But Martin Jones was in the way.

“[Perry] was pretty tight to the net,” Jones said. “He didn’t have any room, so I just tried to take away the bottom of the net there.”

The Sharks goaltender kicked out his right pad, and smothered the shot for his 23rd save of the night, his 121st of the postseason at that point, preserving a one-goal lead. He made seven more in the third period, and led San Jose to a first-round sweep of its division rivals.

His team was outshot 31-17 after fourth-line forward Marcus Sorensen opened the scoring 5:43 into the contest.

“Well, I’m happy he’s on my side,” Sharks defenseman Marc-Edouard Vlasic deadpanned when asked what he thought as Jones made save after save in the second period.

“He’s part of our team. He’s doing his job, keeping us in it. He’s played really well the first four games [of the playoffs.]”

Jones relented for the first, and only, time all game when Andrew Cogliano tied the game for the Ducks with just over 12 minutes remaining in regulation. After Jones carried them for most of the last two games, his teammates responded in kind.

Tomas Hertl’s deflection trickled through John Gibson’s legs and into his net to take back the lead just 1:16 later. The Czech forward checkmated Anaheim, and Jones faced only three additional shots afterward.

Hertl and San Jose would not have been in position to do so without Jones’ play in net.

“[Jones] was excellent,” head coach Peter DeBoer said. “For sure both games [in San Jose], without him it would be different results. Even [an 8-1 win in Game 3] definitely isn’t an 8-1 game if he doesn’t show up and play the way he does.

“But, he’s a big part of our team, and has been for a long time and has been doing that for a long time for us. That’s something that we rely on and take for granted.”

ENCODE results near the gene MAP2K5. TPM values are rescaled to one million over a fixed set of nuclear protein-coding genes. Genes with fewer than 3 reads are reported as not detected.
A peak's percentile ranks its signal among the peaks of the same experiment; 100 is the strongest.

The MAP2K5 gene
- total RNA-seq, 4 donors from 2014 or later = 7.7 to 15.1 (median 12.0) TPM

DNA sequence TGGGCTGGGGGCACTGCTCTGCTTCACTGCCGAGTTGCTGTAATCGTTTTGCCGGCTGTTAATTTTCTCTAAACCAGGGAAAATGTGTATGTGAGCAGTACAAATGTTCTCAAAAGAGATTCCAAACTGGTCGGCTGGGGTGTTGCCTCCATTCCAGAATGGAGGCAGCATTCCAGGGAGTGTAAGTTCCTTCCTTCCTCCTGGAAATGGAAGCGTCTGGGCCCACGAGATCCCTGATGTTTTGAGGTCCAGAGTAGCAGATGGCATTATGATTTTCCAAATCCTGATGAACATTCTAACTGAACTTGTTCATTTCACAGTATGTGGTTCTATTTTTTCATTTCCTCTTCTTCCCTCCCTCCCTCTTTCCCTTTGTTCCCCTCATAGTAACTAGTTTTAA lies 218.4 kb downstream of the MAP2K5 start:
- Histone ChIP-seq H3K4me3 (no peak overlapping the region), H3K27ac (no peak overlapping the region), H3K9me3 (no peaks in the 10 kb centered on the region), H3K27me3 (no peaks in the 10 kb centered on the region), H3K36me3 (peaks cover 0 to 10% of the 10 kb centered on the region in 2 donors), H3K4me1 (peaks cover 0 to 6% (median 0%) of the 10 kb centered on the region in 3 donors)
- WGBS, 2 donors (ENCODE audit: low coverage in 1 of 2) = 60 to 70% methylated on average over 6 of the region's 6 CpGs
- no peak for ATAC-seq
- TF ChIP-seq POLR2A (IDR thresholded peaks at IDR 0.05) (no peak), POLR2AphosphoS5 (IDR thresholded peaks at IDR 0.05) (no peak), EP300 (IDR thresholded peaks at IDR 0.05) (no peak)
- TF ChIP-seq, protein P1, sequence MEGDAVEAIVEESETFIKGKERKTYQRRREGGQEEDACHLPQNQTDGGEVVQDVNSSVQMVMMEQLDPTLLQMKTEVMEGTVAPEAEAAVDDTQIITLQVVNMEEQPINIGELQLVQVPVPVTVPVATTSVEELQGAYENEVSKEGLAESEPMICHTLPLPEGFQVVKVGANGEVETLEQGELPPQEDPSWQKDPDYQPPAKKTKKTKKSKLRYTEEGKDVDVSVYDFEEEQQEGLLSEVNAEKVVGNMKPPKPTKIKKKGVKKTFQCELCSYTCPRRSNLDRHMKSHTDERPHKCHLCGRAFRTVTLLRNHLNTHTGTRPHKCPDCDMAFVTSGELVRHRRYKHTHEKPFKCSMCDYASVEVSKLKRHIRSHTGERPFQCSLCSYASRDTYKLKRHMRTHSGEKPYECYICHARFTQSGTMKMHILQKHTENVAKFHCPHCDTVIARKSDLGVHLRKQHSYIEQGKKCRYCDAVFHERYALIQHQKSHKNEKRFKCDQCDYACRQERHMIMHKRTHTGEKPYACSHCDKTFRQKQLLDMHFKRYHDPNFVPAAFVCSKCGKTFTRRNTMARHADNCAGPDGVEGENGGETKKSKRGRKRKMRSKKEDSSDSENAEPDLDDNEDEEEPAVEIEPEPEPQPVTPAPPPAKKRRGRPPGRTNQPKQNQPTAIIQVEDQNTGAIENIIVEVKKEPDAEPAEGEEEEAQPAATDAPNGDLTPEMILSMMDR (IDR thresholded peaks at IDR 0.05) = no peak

Jones struggled for stretches during the regular season, and dealt with an undisclosed injury ahead of the All-Star break. His five-on-five save percentage (.915) was the lowest of his career as a starter, according to Corsica Hockey. He was excellent on the penalty kill, though, posting a four-on-five save percentage (.900) that ranked 10th among goalies that played a minimum of 100 shorthanded minutes.

The latter part of his carried over into the first round against the Ducks, as Jones stopped all but two of the 21 shots he faced on the penalty kill, including all six on Wednesday. Jones really improved five-on-five, however, as Cogliano’s goal was just the second even-strength tally he allowed all series.

His five-on-five save percentage (.979) this postseason is, according to Natural Stat Trick, better than every goaltender but one: Marc-Andre Fleury (.990) of the Vegas Golden Knights, San Jose’s opponent in the second round.

Jones, of course, is no stranger to big-time playoff moments. He was San Jose’s best player in a six-game loss in the first round to the Edmonton Oilers last year, and nearly single-handedly kept the Sharks alive in the Stanley Cup Final the year prior.

And yet, somehow, this might be the best stretch of his career in the postseason. He’s never stopped a higher a percentage of shots in a series than he did against the Ducks.

The Sharks will need him to continue to be at his best against a Golden Knights squad that also swept a SoCal opponent, the Los Angeles Kings, out of the first round.

“[Vegas is] a fast team,” Jones said. “They come at you with all four lines. They forecheck hard.

“They’re a tenacious, hard-working team so we need to make sure we’re preparing properly here and ready to go right from the start of Game 1 because they don’t give you any room to breath really. They come at you hard.”

And Jones will be there stand in their way.